"We have it all wrong" ...so what are you doing to change practice?
by Pablo Moscato (University of Newcastle, Australia)
16:00 (60 min) in USB 4.005
Along with many other researchers, I share the view that a systematically coherent research program, in both theory and applications of algorithms, is definitely needed to accelerate innovation in computing. We routinely design computational approaches and engage in healthy competitions where the performance of our methods is tested... but what if "We have it all wrong"? What if we need a paradigmatic change in our practice for the development and design of computational methods? We may need to enrich our practice with a new approach.
In fact, John N. Hooker already alerted the computing and mathematical community more than 20 years ago Hooker1995: "Competitive testing tells us which algorithm is faster but not why." Hooker argued for a more scientific approach and he proposed the use of "controlled experimentation". This is common in empirical sciences. "Based on one's insights into an algorithm", he said, "one may expect good performance to depend on a certain problem characteristic". Then "design a controlled experiment that checks how the presence or absence of this characteristic affects performance" and, finally, "build an exploratory mathematical model that captures the insight [...] and deduce from its precise consequences that can be put to the test".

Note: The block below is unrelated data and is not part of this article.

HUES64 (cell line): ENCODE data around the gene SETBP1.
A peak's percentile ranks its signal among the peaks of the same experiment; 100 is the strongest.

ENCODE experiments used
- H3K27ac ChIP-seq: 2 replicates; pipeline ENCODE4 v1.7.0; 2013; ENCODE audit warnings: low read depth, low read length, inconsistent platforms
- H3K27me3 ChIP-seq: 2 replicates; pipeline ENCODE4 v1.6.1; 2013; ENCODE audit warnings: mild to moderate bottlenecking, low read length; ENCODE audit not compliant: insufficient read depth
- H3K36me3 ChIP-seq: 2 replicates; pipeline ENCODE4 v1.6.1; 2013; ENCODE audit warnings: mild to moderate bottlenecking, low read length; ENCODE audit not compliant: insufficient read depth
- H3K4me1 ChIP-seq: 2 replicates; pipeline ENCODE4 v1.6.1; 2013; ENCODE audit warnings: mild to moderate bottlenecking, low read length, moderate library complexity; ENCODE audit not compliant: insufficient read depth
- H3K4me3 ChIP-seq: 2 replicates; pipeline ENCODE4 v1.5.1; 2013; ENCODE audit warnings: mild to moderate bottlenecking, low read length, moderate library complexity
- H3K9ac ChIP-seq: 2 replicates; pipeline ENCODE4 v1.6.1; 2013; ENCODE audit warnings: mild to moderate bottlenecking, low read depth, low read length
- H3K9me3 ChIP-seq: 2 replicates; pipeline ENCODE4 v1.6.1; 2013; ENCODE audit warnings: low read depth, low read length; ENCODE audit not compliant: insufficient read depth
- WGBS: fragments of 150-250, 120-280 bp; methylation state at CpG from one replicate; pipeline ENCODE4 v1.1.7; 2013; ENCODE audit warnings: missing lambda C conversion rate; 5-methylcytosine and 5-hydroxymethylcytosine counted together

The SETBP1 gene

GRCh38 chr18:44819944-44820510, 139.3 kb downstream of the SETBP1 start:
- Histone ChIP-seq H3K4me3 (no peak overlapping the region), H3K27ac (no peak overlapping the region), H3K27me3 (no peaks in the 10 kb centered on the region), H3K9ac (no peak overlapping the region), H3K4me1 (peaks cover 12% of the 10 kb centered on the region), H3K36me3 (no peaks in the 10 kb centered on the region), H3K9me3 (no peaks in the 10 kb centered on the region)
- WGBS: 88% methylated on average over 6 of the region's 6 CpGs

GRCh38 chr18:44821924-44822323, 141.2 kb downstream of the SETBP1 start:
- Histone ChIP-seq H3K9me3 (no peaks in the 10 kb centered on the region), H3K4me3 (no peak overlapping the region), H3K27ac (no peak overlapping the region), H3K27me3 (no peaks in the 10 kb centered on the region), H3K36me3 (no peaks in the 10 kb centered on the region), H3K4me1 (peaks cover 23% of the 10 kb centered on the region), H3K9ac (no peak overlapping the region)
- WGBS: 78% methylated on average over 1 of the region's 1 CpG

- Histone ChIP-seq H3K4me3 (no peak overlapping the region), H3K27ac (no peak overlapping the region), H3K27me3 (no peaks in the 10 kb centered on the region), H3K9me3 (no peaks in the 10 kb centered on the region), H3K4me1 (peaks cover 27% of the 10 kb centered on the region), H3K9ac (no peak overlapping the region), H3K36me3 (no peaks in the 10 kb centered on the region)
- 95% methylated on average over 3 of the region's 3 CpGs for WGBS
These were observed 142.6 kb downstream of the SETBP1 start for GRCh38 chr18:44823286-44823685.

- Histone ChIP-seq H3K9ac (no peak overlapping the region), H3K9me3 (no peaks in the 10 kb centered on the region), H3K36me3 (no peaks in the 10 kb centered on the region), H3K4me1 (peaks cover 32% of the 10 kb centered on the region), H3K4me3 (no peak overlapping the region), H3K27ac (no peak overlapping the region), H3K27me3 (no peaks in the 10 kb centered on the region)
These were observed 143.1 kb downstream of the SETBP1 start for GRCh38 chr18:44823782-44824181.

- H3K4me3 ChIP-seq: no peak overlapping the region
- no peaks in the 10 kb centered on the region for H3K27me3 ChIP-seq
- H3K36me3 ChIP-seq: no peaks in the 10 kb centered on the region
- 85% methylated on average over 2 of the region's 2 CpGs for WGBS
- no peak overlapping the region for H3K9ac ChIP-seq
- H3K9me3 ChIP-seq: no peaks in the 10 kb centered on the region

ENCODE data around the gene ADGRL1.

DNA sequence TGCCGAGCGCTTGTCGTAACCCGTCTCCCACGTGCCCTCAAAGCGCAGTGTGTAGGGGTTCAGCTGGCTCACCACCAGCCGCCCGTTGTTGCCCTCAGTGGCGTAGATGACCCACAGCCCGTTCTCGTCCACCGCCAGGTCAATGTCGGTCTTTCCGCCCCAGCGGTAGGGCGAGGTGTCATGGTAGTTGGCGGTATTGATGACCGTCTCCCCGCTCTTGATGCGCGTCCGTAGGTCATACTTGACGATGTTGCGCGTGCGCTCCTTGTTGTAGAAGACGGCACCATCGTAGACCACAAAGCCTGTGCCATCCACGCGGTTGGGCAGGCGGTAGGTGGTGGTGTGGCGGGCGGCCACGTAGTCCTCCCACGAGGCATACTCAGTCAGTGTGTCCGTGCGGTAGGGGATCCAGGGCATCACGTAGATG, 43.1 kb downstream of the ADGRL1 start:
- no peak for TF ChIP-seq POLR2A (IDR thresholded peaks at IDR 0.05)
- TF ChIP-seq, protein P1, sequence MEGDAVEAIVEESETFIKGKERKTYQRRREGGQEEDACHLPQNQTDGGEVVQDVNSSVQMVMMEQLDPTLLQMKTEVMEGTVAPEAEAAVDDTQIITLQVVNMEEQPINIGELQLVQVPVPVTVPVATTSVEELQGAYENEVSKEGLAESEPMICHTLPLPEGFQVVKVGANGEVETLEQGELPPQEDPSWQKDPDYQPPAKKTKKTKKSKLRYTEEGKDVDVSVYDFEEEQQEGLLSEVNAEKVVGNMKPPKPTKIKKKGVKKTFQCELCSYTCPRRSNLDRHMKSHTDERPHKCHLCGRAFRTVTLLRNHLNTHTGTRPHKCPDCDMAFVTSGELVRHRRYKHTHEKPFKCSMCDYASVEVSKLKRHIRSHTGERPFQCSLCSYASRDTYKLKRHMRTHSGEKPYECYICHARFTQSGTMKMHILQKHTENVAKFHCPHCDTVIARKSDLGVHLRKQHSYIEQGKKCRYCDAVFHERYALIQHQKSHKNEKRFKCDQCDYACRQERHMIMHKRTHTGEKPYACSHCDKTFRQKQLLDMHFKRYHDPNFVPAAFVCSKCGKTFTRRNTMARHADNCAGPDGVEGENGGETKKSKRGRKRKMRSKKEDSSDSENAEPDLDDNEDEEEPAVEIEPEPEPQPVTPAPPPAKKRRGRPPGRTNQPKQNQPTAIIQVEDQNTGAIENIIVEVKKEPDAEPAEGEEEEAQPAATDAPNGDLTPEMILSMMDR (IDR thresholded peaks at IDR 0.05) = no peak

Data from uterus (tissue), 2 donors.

In this talk, I will address how a new thinking is needed for the development of our field. I will have an with emphasis in our success on both speeding up solutions for the traveling salesman problem as well as our success to create very hard instances for the world's fastest solver.